What Cookware is Compatible with Induction Cooktops?

When I first started using an induction cooktop, I thought that pretty much all my pots and pans would work on this cooktop. Boy was I wrong! It turned out that less than half of the pots pans in my kitchen worked on this cooking surface. As you can probably already tell, I was quite frustrated at the time, but after learning a lot about metal alloys and the different types of cookware out there, I got clued in to the fact that more and more high-quality cookware is designed for both conduction and induction cooktops. This article should give you enough information to help you shop for cookware strategically. Using this information to guide you as far as your cookware selections go, you can stretch the value that you get from your hard-earned dollars when making your purchases. Regardless of what kind of cooktop technology you buy in the future (whether you are buying electric, flame-based or induction), you will still come out ahead.

The Essence of Induction Cooking

So, how does induction cooking work? How does the food get hot on your pots and pans when you place them on an induction cooktop? Well, unlike conduction or electrical stovetops, induction cooktops use magnetism. There is an electric current that flows on the cooking surface and it works with a magnetism of the iron metal found in your cookware. Since there is resistance in the metal cookware, this produces a tremendous amount of heat in the cookware itself. The heat is not radiated from the cooktop surface. The heat takes place in the center of the cooking action.

Accordingly, induction cooking is one of the most efficient forms of cooking as far as energy consumption and heat direction are concerned. You get a lot more bang for every buck you spend in terms of energy. The key to induction is magnetism and iron-based cookware is crucial. There has to be some iron in the cookware and it has to meet a certain percentage for the magnetic cooking process to take place at a sufficiently efficient level so that the food is heated quickly and intensively.

Avoid Purely Nonconductive Materials

There are many types of cookware on the market. These cookware are made of purely noninductive materials. In other words, there is absolutely no magnetic reaction with this cookware. If you buy glass, ceramic, copper or aluminum and other non-iron-based cookware there would be no induction possible. Seriously. Even if you buy stainless steel cookware that has a high nickel amount, the amount of iron or magnetic elements might not be enough to produce induction and heat.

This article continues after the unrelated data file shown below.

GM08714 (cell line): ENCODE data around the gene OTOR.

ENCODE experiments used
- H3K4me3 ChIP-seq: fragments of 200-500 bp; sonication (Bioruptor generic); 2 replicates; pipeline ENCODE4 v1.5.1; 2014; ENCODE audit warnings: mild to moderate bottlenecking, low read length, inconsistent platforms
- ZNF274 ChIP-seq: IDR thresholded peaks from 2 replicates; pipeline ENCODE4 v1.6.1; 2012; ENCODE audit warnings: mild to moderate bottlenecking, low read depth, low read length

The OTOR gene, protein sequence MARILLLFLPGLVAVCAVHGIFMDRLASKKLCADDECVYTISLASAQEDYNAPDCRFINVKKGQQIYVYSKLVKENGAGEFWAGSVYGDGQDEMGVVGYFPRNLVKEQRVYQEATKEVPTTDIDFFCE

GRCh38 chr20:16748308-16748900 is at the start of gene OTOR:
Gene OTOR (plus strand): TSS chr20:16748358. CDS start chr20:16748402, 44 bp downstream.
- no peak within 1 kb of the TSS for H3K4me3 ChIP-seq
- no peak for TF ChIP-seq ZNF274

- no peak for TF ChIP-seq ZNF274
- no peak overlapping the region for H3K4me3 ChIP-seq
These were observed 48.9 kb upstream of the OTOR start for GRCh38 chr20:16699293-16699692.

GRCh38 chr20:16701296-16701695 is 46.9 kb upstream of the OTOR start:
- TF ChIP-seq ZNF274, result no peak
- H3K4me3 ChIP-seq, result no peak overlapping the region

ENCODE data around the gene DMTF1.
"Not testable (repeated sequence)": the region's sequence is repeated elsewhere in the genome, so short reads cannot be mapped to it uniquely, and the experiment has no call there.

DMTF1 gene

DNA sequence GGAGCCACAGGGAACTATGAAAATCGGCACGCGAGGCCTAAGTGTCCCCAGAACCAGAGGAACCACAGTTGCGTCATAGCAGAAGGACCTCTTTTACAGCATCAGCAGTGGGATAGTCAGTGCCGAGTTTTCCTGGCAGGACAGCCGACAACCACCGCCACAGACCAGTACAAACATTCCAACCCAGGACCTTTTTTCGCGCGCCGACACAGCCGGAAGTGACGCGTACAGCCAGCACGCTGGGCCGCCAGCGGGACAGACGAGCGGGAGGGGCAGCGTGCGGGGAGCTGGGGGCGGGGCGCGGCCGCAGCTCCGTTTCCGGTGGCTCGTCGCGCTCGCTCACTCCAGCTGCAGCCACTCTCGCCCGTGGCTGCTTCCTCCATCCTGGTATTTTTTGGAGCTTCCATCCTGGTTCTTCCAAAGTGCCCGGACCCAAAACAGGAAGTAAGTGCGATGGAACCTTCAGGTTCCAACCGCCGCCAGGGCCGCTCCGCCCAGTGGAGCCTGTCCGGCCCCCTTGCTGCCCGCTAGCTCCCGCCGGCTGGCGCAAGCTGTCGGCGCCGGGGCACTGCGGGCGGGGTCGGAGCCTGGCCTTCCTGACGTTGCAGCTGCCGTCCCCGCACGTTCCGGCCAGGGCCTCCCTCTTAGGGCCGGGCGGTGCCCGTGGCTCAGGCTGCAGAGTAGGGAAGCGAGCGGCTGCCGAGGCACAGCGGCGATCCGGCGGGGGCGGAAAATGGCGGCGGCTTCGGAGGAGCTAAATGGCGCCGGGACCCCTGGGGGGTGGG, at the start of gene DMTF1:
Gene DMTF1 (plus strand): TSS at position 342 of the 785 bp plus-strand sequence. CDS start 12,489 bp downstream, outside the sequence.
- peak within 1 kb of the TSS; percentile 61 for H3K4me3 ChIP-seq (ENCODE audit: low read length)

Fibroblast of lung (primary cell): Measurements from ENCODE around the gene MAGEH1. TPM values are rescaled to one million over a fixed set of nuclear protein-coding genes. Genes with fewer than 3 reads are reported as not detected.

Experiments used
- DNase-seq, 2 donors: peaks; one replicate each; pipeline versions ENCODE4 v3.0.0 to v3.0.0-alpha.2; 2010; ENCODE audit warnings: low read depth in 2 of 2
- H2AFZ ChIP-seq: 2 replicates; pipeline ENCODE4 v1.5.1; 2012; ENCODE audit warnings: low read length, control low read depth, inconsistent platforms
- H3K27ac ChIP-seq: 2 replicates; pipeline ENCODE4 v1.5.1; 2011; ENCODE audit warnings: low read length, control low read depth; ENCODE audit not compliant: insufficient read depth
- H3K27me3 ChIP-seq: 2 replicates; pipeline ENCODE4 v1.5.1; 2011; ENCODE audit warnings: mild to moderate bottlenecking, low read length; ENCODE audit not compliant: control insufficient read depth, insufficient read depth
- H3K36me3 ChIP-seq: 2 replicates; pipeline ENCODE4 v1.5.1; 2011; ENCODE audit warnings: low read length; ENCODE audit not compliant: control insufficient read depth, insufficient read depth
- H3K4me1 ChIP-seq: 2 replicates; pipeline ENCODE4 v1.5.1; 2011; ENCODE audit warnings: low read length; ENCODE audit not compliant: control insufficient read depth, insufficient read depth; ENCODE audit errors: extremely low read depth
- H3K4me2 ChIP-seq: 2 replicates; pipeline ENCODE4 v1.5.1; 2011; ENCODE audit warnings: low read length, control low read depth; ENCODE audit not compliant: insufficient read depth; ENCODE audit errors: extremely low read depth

You Need Iron but Iron is Problematic

It should be fairly clear to you that the best cookware for induction cooktops must have iron. The problem with going with a completely iron-based cookware is that iron like cast iron items are very bulky. Seriously, it is very bulky. They are heavy; they are hard to handle. It is like you are handling a very heavy axe or hammer. Also, since you are dealing with an all-iron cast produced item, the handles might be too hot. Also, depending on the brand or model you go with, some designs are prone to rust. Iron after all oxidizes, which is a fancy word for rusting.

Of course, there are always workarounds to the issues I raised above. For example, you can choose to buy a smaller size cast iron skillet so you can work with cookware of a more manageable weight. You can also regularly apply a thin coat of oil on your cookware to guard against rust.

The Solution?

The solution is to get the best of both worlds. I am of course talking about composite materials. Composite materials sandwich stainless steel made out of iron components with other metal alloys that have beneficial qualities. In other words, you get the smoothness of ceramic while getting the magnetic induction of an iron base.

Similarly, you can get the spectacular heat conduction capabilities of copper while ensuring that your food gets heated at high enough levels of temperature thanks to copper and stainless steel alloy compound. Finally, you can get all the benefits aluminum brings to the table by buying aluminum and stainless steel alloy pots and pans.

How do These Work?

When you look at cookware that is made out of composite material, you would notice that a lot of the aluminum, copper, ceramic or even glass are near the edges or concentrated at the top part. The bottom of the pan or pot is usually stainless steel or a stainless steel alloy. This is very important to keep in mind because this is not just done for cosmetic purposes. That bottom that you see is actually an iron cooking disc. Everything else from the sides, all the way to the lid and handles are made of mixed metal.

The iron composite disc or stainless steel composite disc is where the action takes place. That is where the magnetic induction produces high heat and depending on the material used for the sides of the pot or pan, the heat can be evenly distributed through the sides to make sure that the food you are cooking not only cooks quickly but evenly.

Great Benefits You Get from Composites

So, what kind of benefits do you get by using composite materials? Well, you can get a light, durable and rust resistant cookware. This is possible when you use stainless steel induction heating or cooking disc at the bottom and aluminum for the rest of the cookware. This type of combination produces overall greater heat conduction. Heat starts at the bottom but quickly spreads throughout the sides to ensure even as well as intense cooking for whatever it is you are preparing.

The greatest heat conduction composite usually involve copper and aluminum sandwiched with iron. Overall, composites bring a lot of value to the table. They really do. You get something that is light, easier to handle and does not rust. What is not to love?


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